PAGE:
UB op-ed: Beyond the background check

Vetting high-profile candidates to mitigate risk
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Estela Diaz, Catherine Creely and Amanda Kane are attorneys with Akin Gump LLP.

Scandals attached to high-level university hires—provosts, deans, coaches, athletic directors or even presidents—have the potential to enmesh a university in legal, financial and reputational troubles. Reacting to a scandal costs time and money in the immediate aftermath and potentially in the years to come.

Given the costs associated with finding, wooing and securing high-level hires—and the associated consequences if they fail—universities should adopt a vetting system to mitigate risk.

Vetting, a comprehensive fact investigation and risk analysis of a potential hire, has been used for political candidates and executive appointees. Investing in a comprehensive due diligence system will allow the hiring decision-makers to understand the legal, financial and reputational risks associated with these hires.

The process

The vetting process should incorporate the following best practices:

  • Separate the vetting function from the hiring function. While executive search firms and recruiters will often conduct their own due diligence before presenting candidates to an organization or company, the incentives and goals of each group are not fully aligned. A recruiter or internal promoter of the candidate has a vested interest in that candidate’s eventual hire and success. In the vetting process, the goal is not to influence but to provide advice on the candidate’s risks.
  • Know what to look for and how to identify it. This involves an in-depth understanding of the hire and university. Is the football coach candidate a superstar who has dealt with whispers of pay-for-play deals, though nothing has been proven? Has the incoming humanities professor been rocked by a sexual harassment scandal? Is a respected professor under consideration to serve as dean of the law school at a religious university, but has only been associated with secular institutions? A well-positioned vetting team will know how quickly to get up to speed on the context of the hiring in order to identify the most important risk factor to investigate.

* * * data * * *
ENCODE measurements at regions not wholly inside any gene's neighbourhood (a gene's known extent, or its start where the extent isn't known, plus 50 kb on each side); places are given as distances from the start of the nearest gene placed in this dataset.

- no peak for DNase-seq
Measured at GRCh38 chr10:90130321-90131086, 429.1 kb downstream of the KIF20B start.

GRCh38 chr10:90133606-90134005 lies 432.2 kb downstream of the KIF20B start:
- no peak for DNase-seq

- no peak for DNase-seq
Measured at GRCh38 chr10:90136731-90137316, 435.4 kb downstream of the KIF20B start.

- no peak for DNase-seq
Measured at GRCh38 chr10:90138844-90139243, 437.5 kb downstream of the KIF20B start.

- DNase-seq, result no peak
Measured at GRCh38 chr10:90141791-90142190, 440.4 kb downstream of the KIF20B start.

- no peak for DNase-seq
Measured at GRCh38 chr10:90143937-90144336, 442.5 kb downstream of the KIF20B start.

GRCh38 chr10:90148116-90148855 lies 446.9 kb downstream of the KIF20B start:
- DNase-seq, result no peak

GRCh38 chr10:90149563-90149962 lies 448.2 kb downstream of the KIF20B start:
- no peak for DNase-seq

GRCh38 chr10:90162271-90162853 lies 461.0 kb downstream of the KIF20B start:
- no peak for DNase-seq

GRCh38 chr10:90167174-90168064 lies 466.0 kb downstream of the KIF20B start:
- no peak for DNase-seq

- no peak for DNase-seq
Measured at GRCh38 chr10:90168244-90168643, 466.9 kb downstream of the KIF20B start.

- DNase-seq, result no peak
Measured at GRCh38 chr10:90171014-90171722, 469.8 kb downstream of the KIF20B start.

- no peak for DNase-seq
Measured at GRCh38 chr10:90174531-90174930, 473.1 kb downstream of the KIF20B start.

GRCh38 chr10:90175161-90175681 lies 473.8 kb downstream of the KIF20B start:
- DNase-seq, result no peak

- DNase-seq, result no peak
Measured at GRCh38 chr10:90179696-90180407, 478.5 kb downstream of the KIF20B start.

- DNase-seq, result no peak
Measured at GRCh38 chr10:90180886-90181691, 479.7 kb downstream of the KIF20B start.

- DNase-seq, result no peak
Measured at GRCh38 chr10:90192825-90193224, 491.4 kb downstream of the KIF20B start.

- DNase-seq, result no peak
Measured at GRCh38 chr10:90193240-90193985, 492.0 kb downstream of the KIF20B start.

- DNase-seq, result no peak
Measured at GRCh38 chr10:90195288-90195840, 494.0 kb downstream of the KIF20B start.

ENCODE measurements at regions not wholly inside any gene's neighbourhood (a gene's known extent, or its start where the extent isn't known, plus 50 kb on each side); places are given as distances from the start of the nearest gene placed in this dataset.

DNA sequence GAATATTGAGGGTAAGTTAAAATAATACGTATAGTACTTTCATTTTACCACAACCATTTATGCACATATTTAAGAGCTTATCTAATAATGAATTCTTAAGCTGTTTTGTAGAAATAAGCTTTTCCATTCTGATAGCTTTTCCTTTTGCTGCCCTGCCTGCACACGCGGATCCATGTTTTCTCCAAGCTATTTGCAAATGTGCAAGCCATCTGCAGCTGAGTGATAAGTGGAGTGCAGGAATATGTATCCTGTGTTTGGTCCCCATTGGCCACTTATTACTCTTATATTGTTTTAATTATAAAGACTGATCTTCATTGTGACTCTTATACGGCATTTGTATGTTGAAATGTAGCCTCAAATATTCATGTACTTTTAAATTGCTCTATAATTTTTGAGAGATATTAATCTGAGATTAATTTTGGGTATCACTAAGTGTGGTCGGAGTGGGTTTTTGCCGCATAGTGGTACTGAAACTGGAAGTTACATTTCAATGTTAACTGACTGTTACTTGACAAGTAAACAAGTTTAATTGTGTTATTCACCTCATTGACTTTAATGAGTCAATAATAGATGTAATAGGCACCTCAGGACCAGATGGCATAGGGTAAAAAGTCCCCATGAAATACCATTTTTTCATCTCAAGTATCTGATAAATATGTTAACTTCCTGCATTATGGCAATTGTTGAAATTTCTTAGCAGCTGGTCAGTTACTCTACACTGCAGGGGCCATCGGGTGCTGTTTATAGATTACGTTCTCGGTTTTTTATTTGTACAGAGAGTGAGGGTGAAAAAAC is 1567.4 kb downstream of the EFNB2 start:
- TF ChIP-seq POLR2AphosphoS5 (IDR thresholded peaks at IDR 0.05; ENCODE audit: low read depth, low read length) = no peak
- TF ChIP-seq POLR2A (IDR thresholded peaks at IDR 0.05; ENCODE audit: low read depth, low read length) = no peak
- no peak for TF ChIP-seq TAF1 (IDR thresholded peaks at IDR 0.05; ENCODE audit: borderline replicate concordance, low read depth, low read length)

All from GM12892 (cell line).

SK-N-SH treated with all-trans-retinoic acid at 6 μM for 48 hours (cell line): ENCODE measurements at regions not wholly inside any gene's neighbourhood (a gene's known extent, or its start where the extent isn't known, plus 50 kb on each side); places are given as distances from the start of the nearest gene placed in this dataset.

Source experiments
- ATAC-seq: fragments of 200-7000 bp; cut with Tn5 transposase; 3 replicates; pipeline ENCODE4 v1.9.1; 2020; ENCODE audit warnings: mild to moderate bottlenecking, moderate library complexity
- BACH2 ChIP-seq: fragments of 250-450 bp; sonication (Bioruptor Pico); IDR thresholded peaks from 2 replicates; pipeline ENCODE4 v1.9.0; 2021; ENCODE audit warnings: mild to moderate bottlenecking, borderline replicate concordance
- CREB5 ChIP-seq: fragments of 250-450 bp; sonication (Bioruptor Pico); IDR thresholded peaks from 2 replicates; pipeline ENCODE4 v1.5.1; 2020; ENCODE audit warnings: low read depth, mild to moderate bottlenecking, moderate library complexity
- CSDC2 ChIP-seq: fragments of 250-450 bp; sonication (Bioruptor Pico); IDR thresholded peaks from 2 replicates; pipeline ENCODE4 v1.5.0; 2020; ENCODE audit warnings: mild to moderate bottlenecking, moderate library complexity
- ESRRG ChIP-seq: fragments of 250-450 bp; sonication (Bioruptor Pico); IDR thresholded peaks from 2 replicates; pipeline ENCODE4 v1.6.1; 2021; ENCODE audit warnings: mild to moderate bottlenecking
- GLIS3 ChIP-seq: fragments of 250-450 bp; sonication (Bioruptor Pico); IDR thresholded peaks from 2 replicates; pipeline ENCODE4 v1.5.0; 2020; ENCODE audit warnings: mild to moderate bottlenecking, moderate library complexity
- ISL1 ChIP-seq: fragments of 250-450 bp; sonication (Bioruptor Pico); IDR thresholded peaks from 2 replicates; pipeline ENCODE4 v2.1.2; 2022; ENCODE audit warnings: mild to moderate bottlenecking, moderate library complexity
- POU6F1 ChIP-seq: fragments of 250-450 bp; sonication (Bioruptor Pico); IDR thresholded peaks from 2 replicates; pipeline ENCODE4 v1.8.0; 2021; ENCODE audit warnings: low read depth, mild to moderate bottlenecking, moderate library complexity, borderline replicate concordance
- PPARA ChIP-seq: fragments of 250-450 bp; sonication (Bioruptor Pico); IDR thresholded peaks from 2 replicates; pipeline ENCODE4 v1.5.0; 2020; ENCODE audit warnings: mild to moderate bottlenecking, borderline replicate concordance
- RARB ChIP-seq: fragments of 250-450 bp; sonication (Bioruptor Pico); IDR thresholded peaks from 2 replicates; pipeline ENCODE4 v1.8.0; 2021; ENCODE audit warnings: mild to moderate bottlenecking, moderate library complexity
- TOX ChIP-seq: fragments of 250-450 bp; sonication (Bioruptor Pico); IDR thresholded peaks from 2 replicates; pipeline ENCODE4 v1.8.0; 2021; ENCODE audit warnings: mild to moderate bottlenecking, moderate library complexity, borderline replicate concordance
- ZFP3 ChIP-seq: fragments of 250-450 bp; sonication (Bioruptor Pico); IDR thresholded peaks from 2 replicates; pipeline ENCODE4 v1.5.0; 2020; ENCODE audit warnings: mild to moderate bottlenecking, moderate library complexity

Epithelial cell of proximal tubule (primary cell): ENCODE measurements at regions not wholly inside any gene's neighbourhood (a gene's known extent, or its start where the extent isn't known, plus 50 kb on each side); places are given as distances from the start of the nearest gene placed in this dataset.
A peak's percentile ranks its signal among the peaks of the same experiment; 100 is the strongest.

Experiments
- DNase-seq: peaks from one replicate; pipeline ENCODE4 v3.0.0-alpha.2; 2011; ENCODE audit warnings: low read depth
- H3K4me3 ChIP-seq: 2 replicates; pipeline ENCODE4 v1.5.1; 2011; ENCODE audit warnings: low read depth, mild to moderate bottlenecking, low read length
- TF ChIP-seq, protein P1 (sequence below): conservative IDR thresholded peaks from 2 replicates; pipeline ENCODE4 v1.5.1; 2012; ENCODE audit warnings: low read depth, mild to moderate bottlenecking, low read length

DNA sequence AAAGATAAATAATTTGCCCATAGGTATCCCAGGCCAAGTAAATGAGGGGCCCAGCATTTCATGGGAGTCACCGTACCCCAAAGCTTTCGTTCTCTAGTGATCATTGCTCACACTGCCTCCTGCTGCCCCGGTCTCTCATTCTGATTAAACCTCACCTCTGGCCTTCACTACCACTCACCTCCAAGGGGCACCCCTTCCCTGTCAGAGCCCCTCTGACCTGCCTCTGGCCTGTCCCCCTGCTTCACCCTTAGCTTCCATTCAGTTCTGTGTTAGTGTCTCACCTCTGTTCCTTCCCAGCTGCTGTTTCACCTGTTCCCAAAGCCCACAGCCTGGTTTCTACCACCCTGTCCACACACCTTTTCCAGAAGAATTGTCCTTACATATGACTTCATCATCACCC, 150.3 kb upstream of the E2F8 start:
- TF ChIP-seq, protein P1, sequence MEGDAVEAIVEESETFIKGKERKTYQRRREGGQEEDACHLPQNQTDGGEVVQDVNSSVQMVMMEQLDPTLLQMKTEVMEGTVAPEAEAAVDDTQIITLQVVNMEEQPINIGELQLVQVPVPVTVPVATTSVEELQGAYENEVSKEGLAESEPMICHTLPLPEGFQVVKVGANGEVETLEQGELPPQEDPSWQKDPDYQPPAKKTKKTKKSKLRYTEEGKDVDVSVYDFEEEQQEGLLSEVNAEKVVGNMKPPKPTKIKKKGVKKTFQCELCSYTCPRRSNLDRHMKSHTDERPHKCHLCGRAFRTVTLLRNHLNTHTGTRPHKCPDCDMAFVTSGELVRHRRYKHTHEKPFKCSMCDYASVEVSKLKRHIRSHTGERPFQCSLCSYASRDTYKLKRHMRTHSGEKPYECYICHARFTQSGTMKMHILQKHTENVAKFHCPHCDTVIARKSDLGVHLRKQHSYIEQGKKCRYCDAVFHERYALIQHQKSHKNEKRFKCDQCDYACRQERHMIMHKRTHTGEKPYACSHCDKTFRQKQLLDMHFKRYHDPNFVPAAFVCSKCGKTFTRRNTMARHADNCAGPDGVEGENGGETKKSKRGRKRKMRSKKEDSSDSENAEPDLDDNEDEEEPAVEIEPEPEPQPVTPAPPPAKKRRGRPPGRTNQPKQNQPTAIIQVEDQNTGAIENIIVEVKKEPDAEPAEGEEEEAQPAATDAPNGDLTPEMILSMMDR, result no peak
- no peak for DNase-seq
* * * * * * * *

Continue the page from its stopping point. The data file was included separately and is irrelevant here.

• Consider making the candidates part of the vetting process. Candidates can often provide information and context not available in public records. Indeed, many types of important records, such as credit checks or reports from previous employers, may require a candidate’s consent before the vetting team can access them. Moreover, full and honest participation in the process will demonstrate a level of candor and trustworthiness that may signify reduced risk.
  • Identify and frame risk factors or flags. Such flags are situation-specific, and the vetting team must understand not only what risk factors have portended eventual legal, financial and reputational issues in the past, but also what factors will do so in the future. The #MeToo movement and its fallout seem inevitable in hindsight, but it’s unlikely that even five years ago many universities considered indicators of past sexual harassment in their hiring decisions to the extent that they do today. A strong vetting team is able to identify all risk areas, even those that do not have their own viral hashtags.

To ensure the vetting process includes and executes best practices, vetters should be experienced in executive background investigations and risk analysis. Vetting in such a high-stakes context involves an in-depth factual investigation, and those facts must be applied to an analysis that includes identification and framing of risk factors.

Framing the facts to the context of a specific school or candidate and the public requires a team of vetters that can properly frame the risk for hiring authorities so that they can minimize the risk for their university.

Estela Diaz, Catherine Creely and Amanda Kane are attorneys with Akin Gump LLP, which represents clients in a variety of criminal and regulatory investigations involving state and federal government authorities.